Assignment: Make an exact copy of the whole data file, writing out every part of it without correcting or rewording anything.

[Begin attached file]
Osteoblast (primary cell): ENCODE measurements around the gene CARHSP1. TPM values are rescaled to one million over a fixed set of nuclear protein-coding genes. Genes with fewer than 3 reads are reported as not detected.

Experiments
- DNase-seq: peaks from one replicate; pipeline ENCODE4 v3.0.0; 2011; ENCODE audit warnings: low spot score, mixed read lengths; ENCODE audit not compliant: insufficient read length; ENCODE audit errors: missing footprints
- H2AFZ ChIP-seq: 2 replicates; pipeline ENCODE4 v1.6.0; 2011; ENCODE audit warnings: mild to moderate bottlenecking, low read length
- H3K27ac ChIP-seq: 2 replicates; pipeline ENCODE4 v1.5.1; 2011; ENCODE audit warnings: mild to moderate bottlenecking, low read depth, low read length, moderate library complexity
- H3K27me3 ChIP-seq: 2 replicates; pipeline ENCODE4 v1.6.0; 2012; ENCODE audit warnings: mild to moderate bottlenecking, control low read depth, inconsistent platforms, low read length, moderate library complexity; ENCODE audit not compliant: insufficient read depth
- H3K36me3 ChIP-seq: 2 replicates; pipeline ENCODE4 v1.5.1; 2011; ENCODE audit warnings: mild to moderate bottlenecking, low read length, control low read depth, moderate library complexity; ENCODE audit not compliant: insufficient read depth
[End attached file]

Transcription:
Osteoblast (primary cell): ENCODE measurements around the gene CARHSP1. TPM values are rescaled to one million over a fixed set of nuclear protein-coding genes. Genes with fewer than 3 reads are reported as not detected.

Experiments
- DNase-seq: peaks from one replicate; pipeline ENCODE4 v3.0.0; 2011; ENCODE audit warnings: low spot score, mixed read lengths; ENCODE audit not compliant: insufficient read length; ENCODE audit errors: missing footprints
- H2AFZ ChIP-seq: 2 replicates; pipeline ENCODE4 v1.6.0; 2011; ENCODE audit warnings: mild to moderate bottlenecking, low read length
- H3K27ac ChIP-seq: 2 replicates; pipeline ENCODE4 v1.5.1; 2011; ENCODE audit warnings: mild to moderate bottlenecking, low read depth, low read length, moderate library complexity
- H3K27me3 ChIP-seq: 2 replicates; pipeline ENCODE4 v1.6.0; 2012; ENCODE audit warnings: mild to moderate bottlenecking, control low read depth, inconsistent platforms, low read length, moderate library complexity; ENCODE audit not compliant: insufficient read depth
- H3K36me3 ChIP-seq: 2 replicates; pipeline ENCODE4 v1.5.1; 2011; ENCODE audit warnings: mild to moderate bottlenecking, low read length, control low read depth, moderate library complexity; ENCODE audit not compliant: insufficient read depth